Round three gets off to a good start.   We are looking very good on board one, where David Pan has a strong position. Also both Annapoorni on board 4 and Leo on board 5 are ahead material and seem certain to win. Rishith seems to be in a tough fight in board two. David wins giving us the first points. Leo is moving his rook to take a knight and announce checkmate on board five when the rook stops short of the knight and his opponent gets a simple checkmate. Leo is devastated the position was very simple and the only move was checkmate. The rules on mouse errors are very clear. The move and the loss stand.

Shortly after this happens Annapoorni wins on board four. Then on board two the opponent of Rishith has a mouse error and goes from a very strong position to a lost position. Rishith pushes home the win and we have a victory and a trip to London. Kevin is way ahead on board two. We try to keep the celebrating to a minimum until Kevin checkmates his opponent. Kevin wins and we win the last match 4-1.

The MSJE Chess team is going to London!

 

Joe Lonsdale is a legendary chess coach who brings decades of teaching experience to our camp daily.

Joe Lonsdale is a legendary chess coach who brings decades of teaching experience to our camp daily.

Your child can come and train with the MSJE Chess Team this summer at the Fremont Summer Chess Camp. Sign up Today!

 

When the Student Becomes the Teacher

May 20, 2015

Third-grader Anuj Balakrishnan did something that had never been done in the 14-year history of the Collins Chess Club. The nine year old defeated Coach Chris Torres soundly after the coach blundered away his queen in a rare moment of carelessness. After gaining the queen advantage, Anuj continued to use all of his pieces and kept forcing trades until he was able to checkmate his instructor. Coach Chris was so impressed with Anuj’s accomplishment that he awarded Anuj 100 chess club points, a nice trophy, a copy of Grandmaster Susan Polgar book “Chess Tactics for Champions” and turned the game into a learning moment for the class. As Coach Chris shared the news of his loss with the class, he reminded them that, “you are never too good to neglect the basics. In this case, that means always analyzing all checks, captures and threats.”

 

A proud Anuj Balakrishnan after defeating Coach Chris.

 

*Get your own free copy of “Chess Tactics for Champions” by signing your child up for two weeks of the Fremont Summer Chess Camp by May 25th.

Memorial Weekend Sales Event for the Fremont Summer Chess Camp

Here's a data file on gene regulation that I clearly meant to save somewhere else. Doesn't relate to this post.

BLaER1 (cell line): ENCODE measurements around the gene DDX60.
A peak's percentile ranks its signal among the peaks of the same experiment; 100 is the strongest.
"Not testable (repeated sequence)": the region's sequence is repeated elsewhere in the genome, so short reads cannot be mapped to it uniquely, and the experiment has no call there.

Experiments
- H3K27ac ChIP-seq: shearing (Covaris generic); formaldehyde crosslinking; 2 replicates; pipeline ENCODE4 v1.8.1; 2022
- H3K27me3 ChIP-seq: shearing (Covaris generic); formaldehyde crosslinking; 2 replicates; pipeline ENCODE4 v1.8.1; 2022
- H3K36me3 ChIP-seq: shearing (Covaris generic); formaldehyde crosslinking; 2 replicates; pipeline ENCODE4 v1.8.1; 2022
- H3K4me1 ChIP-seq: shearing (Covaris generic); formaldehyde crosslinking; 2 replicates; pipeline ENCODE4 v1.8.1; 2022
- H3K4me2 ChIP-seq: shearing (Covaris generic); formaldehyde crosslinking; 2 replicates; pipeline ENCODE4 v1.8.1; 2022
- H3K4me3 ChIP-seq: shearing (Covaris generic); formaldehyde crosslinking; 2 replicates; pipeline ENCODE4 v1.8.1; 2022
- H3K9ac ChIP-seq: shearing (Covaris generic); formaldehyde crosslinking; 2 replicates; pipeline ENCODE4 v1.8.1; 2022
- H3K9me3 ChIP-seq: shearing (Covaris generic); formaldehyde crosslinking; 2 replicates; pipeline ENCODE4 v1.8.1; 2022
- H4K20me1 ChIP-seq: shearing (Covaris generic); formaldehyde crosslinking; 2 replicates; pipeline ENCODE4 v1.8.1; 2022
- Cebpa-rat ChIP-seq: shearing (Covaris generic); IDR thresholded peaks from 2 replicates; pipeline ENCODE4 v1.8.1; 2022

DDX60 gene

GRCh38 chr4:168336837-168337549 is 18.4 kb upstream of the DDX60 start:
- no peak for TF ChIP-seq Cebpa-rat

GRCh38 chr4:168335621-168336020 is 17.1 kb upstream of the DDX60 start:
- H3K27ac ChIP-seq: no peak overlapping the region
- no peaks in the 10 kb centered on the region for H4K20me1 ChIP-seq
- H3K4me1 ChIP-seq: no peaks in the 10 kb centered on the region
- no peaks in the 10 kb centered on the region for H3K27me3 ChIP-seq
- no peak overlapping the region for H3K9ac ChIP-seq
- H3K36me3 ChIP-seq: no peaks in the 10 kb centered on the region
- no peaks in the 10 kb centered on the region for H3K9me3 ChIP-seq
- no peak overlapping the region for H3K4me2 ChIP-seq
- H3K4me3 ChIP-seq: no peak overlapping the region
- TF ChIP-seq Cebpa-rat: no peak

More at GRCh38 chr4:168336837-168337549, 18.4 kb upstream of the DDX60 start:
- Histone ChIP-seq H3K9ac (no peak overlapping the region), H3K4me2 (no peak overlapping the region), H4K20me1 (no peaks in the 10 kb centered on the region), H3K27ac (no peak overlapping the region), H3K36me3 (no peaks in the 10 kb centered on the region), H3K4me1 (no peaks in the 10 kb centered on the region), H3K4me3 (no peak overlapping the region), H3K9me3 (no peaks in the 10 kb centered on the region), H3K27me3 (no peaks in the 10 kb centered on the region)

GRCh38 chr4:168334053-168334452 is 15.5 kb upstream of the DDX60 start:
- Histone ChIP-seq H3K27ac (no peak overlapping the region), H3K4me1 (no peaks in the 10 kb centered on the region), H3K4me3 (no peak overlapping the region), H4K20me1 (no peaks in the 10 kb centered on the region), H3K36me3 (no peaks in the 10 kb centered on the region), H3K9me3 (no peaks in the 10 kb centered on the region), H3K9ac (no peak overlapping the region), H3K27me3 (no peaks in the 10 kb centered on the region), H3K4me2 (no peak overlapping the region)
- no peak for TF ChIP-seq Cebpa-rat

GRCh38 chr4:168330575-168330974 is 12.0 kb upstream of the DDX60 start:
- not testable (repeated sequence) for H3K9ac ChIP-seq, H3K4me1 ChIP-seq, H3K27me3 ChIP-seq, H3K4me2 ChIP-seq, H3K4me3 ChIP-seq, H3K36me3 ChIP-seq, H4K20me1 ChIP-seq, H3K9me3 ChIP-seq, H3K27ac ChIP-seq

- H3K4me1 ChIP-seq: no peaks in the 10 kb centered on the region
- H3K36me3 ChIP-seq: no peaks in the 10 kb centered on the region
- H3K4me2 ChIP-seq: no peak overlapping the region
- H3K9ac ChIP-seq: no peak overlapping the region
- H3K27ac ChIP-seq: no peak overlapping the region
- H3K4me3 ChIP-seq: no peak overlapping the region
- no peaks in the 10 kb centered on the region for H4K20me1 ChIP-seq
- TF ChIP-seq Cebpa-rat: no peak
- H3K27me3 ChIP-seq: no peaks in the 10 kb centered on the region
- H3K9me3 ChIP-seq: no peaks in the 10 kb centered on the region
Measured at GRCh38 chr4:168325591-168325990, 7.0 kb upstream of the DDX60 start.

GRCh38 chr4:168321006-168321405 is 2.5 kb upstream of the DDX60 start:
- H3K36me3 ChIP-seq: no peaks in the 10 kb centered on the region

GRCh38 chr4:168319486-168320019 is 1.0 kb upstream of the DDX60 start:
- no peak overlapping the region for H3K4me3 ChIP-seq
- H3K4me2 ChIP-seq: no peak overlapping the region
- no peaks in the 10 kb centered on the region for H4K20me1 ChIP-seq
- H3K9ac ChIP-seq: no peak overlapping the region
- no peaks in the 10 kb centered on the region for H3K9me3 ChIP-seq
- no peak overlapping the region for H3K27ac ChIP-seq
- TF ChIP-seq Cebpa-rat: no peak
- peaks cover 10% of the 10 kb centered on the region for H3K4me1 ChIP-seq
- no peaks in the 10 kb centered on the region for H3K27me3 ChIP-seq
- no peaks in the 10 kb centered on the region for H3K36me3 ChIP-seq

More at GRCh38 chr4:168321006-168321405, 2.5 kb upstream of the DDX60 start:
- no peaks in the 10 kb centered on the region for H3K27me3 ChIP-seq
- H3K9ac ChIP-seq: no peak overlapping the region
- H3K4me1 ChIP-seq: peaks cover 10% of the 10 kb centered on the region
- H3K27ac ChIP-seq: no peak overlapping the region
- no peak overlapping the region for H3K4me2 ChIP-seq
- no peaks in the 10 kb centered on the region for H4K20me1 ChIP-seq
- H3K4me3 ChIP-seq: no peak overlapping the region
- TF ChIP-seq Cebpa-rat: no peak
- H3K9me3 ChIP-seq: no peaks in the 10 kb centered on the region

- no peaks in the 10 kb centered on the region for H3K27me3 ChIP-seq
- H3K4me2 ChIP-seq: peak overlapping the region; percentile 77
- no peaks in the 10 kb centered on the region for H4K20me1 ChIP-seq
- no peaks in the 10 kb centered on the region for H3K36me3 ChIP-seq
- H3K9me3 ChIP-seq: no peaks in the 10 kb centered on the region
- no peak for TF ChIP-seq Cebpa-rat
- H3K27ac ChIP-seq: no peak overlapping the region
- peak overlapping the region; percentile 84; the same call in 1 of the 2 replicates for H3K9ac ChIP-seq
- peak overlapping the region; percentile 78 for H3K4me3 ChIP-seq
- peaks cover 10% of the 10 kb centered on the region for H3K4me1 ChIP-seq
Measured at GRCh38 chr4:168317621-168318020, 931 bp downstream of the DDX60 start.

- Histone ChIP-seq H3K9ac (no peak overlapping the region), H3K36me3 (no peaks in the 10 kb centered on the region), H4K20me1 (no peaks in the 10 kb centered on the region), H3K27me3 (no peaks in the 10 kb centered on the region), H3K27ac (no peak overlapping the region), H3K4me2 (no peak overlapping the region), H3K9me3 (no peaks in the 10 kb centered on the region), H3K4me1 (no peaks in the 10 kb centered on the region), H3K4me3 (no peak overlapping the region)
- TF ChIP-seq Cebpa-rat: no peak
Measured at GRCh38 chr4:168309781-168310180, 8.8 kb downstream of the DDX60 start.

May 18, 2015
Fremont Summer Chess Camp

Fremont Summer Chess Camp

Summer is rapidly approaching and that means it’s almost time for the annual Fremont Summer Chess Camp at Mission San Jose Elementary School in Fremont, California. Our summer chess camp features coaches with decades of chess teaching experience who annually create a summer camp that is fun, competitive and educational.  All camp attendees will receive the best chess training available and take part in USCF rated tournament with awards given at the end of each week. So why not kick your summer off by saving 10% off of tuition and receiving one of several “thank you” gifts just for signing your child up for the chess camp hosted by the school that just won the 2015 USCF National Elementary Chess Championships?

memorial_day_sale

The TCAMA’s Memorial Weekend Sales Event is the best time to register your child for the Fremont Summer Chess Camp.

  • Sign up for one week by May 25th and your child will receive a free private lesson with a TCAMA chess coach prior to the start of the chess camp.
  • Sign up for two weeks of camp and you will also get a copy of Chess Tactics for Champions by our friend Grandmaster Susan Polgar at your child’s free private lesson.
  • Finally, if you sign your child up for three or more weeks of the Fremont Summer Chess Camp, he/she will receive the free lesson, book and a deluxe triple weighted set of tournament chess pieces!

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Of course, it’s really about giving your child the best chess education possible this summer. That is why the TCAMA only uses the best and most proven local chess coaches at our Fremont Summer Chess Camp. This summer, we proudly are offering classes with:

*IM Emory Tate – Weibel Coach

*NM Eric Schiller PhD. – famous chess author

*Francisco Anchondo – Weibel Coach

*Joe LonsdaleHead Coach of the National Champions at MSJE!

*James Paquette – Director of Instruction for the TCAMA

*Tans Hylkema – TCAMA’s early childhood specialist

*Chris Torres – President of the Torres Chess and Music Academy

Even better, because all of these chess coaches work full time in the Bay Area, your child can continue to seek guidance from our highly accomplished staff at all of the big scholastic tournaments held in Northern California.

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Join us at the Fremont Summer Chess Camp located at Mission San Jose Elementary School  in Fremont from June 29th through July 23rd. Remember to sign up by May 25th in order to receive a 10% discount and claim a special “thank you gift” for your child. For more details and to register online, please visit www.ChessAndMusic.com and I’ll see you at chess camp.

 

Sincerely,

Chris Torres

President of the Torres Chess and Music Academy

Coach for the 2015 National Elementary Chess Champions at Mission San Jose Elementary School

 

P.S. Don’t forget to be sociable and share this incredible offer with your friends.